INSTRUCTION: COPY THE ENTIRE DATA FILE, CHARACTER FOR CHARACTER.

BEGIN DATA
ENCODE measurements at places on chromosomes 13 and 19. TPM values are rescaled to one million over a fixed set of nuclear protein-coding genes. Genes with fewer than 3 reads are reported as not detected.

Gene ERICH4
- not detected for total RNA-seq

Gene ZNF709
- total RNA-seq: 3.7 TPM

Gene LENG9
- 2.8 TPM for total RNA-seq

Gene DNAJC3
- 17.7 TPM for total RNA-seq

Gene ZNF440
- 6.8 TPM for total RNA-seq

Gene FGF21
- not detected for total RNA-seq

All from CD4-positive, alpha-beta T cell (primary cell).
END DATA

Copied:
ENCODE measurements at places on chromosomes 13 and 19. TPM values are rescaled to one million over a fixed set of nuclear protein-coding genes. Genes with fewer than 3 reads are reported as not detected.

Gene ERICH4
- not detected for total RNA-seq

Gene ZNF709
- total RNA-seq: 3.7 TPM

Gene LENG9
- 2.8 TPM for total RNA-seq

Gene DNAJC3
- 17.7 TPM for total RNA-seq

Gene ZNF440
- 6.8 TPM for total RNA-seq

Gene FGF21
- not detected for total RNA-seq

All from CD4-positive, alpha-beta T cell (primary cell).